At the end of 2016’s Fantastic Beasts and Where to Find Them, a prequel to J.K. Rowling’s Harry Potter stories, Hogwarts magizoologist Newt Scamander (Eddie Redmayne) had helped capture Gellert Grindelwald (Johnny Depp), who’d been running rampant in New York City. The two parallel romantic story lines were both left open-ended.
In the first few minutes of David Yates's second installment, Fantastic Beasts: The Crimes of Grindelwald, the dark wizard escapes from prison and is on the loose again (because, of course). Young professor Dumbledore calls on Newt Scamander to meet him in London, where the great wizard does what Dumbledore does best: asks the impossible of a young, sloppy-haired, unlikely hero.
Even though Dumbledore is apparently Grindelwald’s only equal on the planet, Dumbledore manipulates Newt Scamander and pressures him to go to Paris to try to defeat defeat Grindelwald. Meanwhile, there’s Credence Barebone (Ezra Miller), who’s vulnerable to being seduced over to the dark side due to a parasite inside of him called an Obscurus.
Dictator Grindelwald tries to gain followers for his vision by holding racist rallies. He uses scare tactics and mushroom-cloud imagery in the middle of two world wars to argue his case to let the Wizarding World rule over muggles, or as we prefer here in the United States, No-Maj folk. Grindelwald’s pure-blood rhetoric combined with Johnny Depp’s icy blonde Aryan look make the allusions to Nazis and Trump all the more obvious. That in mind, it’s kind of ironic that The Crimes of Grindelwald also has more Black people than I’ve ever been able to spot in a Harry Potter movie before. (There’s even a late appearance from comedian/actor/Harry Potter superfan Jessica Williams!)
I will say: There wasn’t nearly enough Albus Dumbledore in this film. I’m also hoping the next movie will take the hints of Dumbledore’s homosexuality and romance with Grindelwald to the next level. In The Crimes of Grindelwald, it went as far as a slightly sensual hand hold that was apparently necessary for a spell, and Dumbledore saying, “We were closer than brothers” when the Ministry of Magic comes asking him to fight Grindelwald.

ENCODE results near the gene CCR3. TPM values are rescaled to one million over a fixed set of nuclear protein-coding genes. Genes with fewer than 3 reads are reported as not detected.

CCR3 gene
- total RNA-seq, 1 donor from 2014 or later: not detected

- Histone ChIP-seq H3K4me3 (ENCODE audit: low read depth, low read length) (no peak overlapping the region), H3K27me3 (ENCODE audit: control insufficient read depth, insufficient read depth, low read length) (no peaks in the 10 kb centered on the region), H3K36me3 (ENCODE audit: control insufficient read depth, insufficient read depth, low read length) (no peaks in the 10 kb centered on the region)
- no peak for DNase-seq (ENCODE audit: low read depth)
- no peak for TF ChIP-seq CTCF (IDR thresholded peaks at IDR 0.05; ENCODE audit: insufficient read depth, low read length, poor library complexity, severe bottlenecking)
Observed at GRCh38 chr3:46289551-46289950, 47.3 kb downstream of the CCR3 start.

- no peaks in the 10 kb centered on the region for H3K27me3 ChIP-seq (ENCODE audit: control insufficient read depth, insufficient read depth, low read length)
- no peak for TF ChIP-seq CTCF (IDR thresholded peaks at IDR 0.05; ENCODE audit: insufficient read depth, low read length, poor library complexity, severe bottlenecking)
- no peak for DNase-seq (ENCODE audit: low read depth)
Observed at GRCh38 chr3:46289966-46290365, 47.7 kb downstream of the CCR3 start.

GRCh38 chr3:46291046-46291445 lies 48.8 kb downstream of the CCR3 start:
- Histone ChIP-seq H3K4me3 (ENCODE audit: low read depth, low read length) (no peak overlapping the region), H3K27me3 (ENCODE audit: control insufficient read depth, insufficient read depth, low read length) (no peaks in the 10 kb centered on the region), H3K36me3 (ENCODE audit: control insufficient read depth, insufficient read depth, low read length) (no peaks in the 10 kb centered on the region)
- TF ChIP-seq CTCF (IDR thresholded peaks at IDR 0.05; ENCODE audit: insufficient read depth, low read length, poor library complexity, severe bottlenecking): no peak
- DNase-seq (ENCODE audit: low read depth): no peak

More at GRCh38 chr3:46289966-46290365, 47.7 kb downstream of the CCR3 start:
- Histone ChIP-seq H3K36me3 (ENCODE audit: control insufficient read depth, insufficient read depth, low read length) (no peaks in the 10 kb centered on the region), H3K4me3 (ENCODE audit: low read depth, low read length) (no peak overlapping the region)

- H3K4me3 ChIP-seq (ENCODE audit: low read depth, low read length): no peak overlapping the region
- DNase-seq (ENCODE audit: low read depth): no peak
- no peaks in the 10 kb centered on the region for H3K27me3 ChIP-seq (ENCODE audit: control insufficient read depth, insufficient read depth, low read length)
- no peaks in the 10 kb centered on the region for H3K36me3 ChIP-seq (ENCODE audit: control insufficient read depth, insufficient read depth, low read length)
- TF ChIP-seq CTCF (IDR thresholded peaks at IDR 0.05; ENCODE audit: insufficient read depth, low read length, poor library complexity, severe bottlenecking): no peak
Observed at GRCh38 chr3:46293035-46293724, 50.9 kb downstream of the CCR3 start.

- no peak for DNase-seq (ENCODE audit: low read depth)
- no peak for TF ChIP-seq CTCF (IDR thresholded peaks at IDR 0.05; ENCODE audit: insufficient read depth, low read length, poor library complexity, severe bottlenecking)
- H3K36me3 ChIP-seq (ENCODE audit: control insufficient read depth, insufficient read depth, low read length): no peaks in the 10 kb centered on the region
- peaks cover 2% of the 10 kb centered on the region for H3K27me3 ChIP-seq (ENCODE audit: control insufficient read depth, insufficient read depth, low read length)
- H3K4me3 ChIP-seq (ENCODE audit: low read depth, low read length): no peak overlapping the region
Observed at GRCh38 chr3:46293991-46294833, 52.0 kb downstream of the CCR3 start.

What I loved most about this movie is the power of the creatures in it, and Newt’s unique recognition of that power. It’s truly entertaining to watch him use a feather toy to tame and lure a Zouwu (five-colored elephant-sized cat) into his suitcase, which is also an animal sanctuary. I also liked Kelpie, a water-dwelling horse-like beast that appears to be made of seaweed.
And of course, the Nifflers! And baby Nifflers! And adorably injured-but-always-clutch-when-we-need-you Nifflers! We’re also finally getting the full story on when Dumbledore’s Phoenix came about, as well as Voldemort’s snake companion Nagini, whose former human form and companion to Credence is played here by Claudia Kim.
Zoe Kravitz is pretty flawless as the exceedingly clever Leta Lestrange, who was Newt's schoolyard dream girl who's now engaged to his brother (WHAAAT!?). I had a lot of questions going into this movie, but I may have had even more questions coming out.
I say all of that to say: DO NOT SEE THIS MOVIE if you are not a Harry Potter nerd. If you aren’t going to immediately go home to discuss and consider various possible plot developments while your movie date reads you random opinions from the deep internet, do not go and see this movie. The thing is 134 minutes long, and the plot is thick and almost excruciatingly detailed. It might be difficult to follow if you’re not super fresh on your Harry Potter knowledge. I recommend seeing it at a theater with extremely comfortable seating, and not skimping on snacks.
Luckily, some truly remarkable cinematography and delightful cast of magical folk and beasts make the ride an enjoyable one, even when you’re feeling overwhelmed with new information.